Tips for Making Your Site or Blog Disability-Friendly
An Alt Tag is the alternative text that describes an image or other element when that element cannot be displayed. It’s what you see when you mouse-over an image or area. If you ask a lot of people why they should put alt tags on their site or blog for images many will respond that it’s for SEO purposes. In other words, it helps your site when it comes to search engines because search engines can’t “read” images. And that is a perfectly valid, and important, reason to use alt tags.
However, by far the more critical reason to use alt tags is to help those people who require“assistive technology” in order for them to use computers and the Internet. For instance, blind people might use a device that speaks the text you would normally read – called a screen reader. A screen reader cannot interpret an image or other such elements and wouldn’t know whether it’s a photo, a logo, or a link, for instance.
1. Images & animations: Use the alt attribute to describe the function of each visual.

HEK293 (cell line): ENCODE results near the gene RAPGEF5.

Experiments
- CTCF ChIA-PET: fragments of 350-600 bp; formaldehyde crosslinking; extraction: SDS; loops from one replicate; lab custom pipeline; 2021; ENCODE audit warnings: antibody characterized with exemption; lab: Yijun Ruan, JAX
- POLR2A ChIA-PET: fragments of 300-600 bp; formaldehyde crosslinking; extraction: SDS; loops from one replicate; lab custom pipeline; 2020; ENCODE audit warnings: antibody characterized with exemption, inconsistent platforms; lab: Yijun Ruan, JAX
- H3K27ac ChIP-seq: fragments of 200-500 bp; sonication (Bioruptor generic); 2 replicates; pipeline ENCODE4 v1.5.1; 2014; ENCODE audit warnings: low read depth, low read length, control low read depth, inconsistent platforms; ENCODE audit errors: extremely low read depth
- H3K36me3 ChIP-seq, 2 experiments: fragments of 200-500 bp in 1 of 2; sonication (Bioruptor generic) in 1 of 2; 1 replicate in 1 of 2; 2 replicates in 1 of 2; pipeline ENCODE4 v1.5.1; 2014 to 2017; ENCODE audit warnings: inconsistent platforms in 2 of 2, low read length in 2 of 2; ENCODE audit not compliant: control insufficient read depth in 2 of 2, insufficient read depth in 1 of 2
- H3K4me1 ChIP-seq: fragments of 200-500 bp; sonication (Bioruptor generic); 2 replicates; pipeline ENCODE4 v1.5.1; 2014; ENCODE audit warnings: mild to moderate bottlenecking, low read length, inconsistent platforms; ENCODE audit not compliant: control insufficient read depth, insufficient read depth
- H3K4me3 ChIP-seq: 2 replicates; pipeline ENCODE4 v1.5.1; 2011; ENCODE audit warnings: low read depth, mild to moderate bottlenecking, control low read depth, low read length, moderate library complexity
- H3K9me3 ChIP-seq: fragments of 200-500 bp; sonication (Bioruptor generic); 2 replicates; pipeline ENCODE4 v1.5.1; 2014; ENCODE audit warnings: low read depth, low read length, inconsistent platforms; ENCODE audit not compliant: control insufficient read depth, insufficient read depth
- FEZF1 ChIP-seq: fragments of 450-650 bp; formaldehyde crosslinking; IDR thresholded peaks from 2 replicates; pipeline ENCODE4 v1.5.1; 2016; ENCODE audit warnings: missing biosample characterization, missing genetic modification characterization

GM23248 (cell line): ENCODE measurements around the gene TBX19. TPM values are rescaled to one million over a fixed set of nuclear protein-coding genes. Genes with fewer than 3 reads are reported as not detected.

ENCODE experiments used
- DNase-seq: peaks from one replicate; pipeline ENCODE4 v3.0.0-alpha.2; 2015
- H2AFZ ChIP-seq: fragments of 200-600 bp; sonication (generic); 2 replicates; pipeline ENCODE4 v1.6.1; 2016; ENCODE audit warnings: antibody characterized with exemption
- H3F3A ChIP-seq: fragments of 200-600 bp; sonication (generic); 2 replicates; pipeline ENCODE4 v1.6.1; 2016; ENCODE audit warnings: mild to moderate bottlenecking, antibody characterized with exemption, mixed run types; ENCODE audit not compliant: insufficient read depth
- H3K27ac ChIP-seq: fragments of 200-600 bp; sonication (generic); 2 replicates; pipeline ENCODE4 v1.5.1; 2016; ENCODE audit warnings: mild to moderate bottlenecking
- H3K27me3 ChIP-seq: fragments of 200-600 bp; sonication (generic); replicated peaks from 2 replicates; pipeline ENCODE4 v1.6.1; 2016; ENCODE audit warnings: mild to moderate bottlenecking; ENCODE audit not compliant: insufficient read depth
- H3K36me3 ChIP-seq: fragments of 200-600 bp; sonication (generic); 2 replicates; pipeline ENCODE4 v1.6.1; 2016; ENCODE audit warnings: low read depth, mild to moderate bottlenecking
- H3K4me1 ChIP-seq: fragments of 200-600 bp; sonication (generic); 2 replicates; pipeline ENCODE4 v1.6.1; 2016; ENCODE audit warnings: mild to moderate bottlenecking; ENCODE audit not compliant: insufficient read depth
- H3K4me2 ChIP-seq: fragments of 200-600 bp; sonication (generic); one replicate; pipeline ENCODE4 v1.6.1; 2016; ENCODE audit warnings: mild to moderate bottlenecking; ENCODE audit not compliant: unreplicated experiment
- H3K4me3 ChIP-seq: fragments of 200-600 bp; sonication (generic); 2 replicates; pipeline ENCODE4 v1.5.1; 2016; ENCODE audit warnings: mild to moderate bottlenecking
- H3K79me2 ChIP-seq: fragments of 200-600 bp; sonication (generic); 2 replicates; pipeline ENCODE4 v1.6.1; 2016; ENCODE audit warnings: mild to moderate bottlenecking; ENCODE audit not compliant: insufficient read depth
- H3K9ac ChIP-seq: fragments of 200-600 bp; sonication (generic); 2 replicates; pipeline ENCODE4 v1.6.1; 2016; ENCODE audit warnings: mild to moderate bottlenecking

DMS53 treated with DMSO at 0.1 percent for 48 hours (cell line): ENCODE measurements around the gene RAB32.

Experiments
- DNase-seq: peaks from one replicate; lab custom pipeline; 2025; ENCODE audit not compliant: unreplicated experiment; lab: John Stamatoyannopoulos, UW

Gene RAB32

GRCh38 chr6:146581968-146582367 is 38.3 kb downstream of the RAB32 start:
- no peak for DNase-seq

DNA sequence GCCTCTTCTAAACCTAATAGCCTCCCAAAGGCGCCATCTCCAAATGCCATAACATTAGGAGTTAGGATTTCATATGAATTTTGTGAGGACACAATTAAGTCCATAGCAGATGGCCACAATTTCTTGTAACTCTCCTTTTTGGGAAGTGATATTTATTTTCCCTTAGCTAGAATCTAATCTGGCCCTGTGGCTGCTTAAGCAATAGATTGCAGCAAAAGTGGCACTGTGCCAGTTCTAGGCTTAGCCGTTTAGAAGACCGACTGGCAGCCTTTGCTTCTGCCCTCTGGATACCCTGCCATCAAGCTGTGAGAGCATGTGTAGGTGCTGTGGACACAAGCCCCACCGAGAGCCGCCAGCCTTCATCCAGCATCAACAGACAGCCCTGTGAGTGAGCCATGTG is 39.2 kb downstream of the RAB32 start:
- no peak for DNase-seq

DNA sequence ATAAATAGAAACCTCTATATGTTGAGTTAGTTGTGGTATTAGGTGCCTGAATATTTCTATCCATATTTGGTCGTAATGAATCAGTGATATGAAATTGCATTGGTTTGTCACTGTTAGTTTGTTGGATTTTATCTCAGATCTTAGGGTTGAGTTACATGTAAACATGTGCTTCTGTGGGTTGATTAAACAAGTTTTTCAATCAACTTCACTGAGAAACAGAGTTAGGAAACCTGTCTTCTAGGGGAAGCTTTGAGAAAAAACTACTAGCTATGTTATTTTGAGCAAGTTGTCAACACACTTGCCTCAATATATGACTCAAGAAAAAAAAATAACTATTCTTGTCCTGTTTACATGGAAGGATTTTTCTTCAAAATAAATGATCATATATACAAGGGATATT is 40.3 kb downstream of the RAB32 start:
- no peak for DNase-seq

2. Image maps. Use the client-side map and text for hotspots.
3. Multimedia. Provide captioning and transcripts of audio, and descriptions of video.
4. Hypertext links. Use text that makes sense when read out of context. For example, avoid “click here.”
5. Page organization. Use headings, lists, and consistent structure. Use CSS for layout and style where possible.
6. Graphs & charts. Summarize or use the longdesc attribute.
7. Scripts, applets, & plug-ins. Provide alternative content in case active features are inaccessible or unsupported.
8. Frames. Use the noframes element and meaningful titles.
9. Tables. Make line-by-line reading sensible. Summarize.
10. Check your work. Validate. Use tools, checklist, and guidelines at http://www.w3.org/TR/WCAG
So go ahead, use alt tags to improve your SEO – but also to make your site or blog user-friendly for everyone who uses the Internet.
To Learn More check out the Web Accessibility Initiative
photo by Kathy Cassidy